Simon at work creating the dragon wings that shroud the eggs

Mismatched Teeth

The mismatched teeth serve several purposes. They help hold the eggs in place which was essential for safe travel! Missing teeth and the texture give a sense of something ancient. The asymmetry also makes it feel edgy – dangerous even – and uncomfortable.

close up of the mismatched dragon teeth on simon o'rourke's game of thrones sculpture: a dragon casket for holding and carrying dragon eggs

The mismatched and broken teeth convey a sense of danger

Ash Wood Poles

Simon chose to use poles to transport the casket. This was not only functional, but the fact it was then carried by four people heightened the sense that this was important, valuable cargo.

Yew Wood

Although this wasn’t intentional, Simon also realised that the markings and colour of the yew he used to make it were reminiscent of Daenerys’ hair! Not intentional, but it added to the overall impact of the sculpture!

simon o'rourke's dragon casket (game of thrones sculpture)

Experiencing the Sculpture

In the TV show, the eggs are not just viewed. Their appearance and the sense of mystery surrounding them invites people to touch them. Each person then experiences something different. For example, Daenerys is the only one who can sense something living inside them.
Simon wanted to create something similar with this sculpture, and did this largely with texture. Things like the smooth wings emerging from the rough bark left with it’s natural markings, contrasting again with the dragon’s mouth, invite touch. The uneven texture and natural curves and knots means each person who touches it will also experience something different – just like the eggs.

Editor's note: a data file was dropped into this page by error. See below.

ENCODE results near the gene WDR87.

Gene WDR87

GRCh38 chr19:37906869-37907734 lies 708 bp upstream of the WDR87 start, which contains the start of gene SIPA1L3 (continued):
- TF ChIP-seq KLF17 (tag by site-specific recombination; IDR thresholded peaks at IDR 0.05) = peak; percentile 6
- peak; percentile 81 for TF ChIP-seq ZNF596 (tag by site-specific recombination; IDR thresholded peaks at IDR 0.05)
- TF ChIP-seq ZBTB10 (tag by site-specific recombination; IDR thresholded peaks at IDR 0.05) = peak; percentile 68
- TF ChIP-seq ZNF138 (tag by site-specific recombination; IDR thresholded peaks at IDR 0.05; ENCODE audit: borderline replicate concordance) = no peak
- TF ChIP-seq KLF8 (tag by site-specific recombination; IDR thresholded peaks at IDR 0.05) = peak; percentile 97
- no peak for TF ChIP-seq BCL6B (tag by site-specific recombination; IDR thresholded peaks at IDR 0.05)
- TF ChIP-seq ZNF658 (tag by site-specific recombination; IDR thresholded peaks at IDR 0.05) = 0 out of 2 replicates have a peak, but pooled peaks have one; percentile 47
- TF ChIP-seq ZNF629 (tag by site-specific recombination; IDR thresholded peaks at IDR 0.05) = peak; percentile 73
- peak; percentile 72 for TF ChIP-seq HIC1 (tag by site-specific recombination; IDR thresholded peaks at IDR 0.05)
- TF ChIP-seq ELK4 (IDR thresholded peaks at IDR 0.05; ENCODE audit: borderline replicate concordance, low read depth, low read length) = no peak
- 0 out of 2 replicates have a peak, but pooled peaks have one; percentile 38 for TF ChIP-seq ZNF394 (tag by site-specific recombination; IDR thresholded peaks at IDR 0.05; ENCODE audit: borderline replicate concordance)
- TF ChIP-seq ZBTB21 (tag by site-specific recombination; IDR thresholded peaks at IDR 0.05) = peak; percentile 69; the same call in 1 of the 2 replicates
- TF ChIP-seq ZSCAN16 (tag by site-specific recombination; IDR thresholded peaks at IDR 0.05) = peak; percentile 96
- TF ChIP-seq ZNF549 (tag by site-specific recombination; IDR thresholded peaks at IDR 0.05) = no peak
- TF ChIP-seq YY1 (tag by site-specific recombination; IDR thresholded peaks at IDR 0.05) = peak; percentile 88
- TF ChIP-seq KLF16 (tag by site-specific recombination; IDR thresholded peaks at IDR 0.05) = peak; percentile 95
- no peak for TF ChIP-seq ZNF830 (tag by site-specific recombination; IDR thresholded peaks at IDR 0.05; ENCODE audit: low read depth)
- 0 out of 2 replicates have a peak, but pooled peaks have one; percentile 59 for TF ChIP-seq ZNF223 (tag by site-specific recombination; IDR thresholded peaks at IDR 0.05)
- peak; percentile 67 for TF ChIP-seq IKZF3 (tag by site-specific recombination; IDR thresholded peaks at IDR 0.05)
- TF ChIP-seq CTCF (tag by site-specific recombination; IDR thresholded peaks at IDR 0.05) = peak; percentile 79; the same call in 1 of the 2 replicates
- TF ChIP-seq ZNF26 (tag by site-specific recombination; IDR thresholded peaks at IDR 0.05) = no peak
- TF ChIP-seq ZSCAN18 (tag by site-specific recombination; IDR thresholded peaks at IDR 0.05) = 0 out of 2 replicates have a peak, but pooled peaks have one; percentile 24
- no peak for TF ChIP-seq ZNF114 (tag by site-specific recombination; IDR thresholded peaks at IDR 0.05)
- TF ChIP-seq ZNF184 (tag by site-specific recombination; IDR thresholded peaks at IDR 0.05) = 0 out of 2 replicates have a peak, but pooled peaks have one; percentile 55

open mouth of simon o'rourke's egg casket (game of thrones sculpture)

The contrasting textures invite people to explore the sculpture through touch

Simon’s Reflection

At the time, Simon was extremely honoured and excited to be taking part in this campaign, along with artists including Jeff Soto, Robert Ball, and Eva Eskelinen. In thinking about the Game of Thrones sculpture now, two years on, and the response people had, Simon and his wife Liz feel just as honoured…

“[we were] just so humbled for Simon’s work to get the responses it did and humbled at how many people love Simon’s work and follow him on our social media platforms. It inspires him to keep going, knowing how much people appreciate his art and his creativity and passion for what he does.”

Game of thrones sculpture: photo shows the dragon eggs on the left, and the eggs being held in the casket made by simon o'rourke on the right

Always New!

One of the things with revisiting art, is that there is always something new to see or experience. In looking back at this Game of Thrones sculpture, what stood out to you that was different this time? Let us know in the comments.

We hope you enjoyed looking back at this landmark project with us. And, as always, if you would like to chat with Simon about your own commission, contact us using the form at www.treecarving.co.uk/contact/.

 

 

The Great Resc-yew (rescue): Two Towers and a Dragon

The Great Resc-yew (rescue): Two Towers and a Dragon 150 150 Simon O'Rourke

Two Towers and a dragon.
Sorry, nothing to do with the movie! Although if you enjoy Tolkien, you could read our blog about Simon’s Lord of the Rings sculpture.
Rather these two towers and a dragon were straight from Simon’s imagination. As well as telling a story, they are actually also a happy ending in themselves! Read on to find out more about ‘the great resc-yew’…

Two towers and a dragon by Simon O'Rourke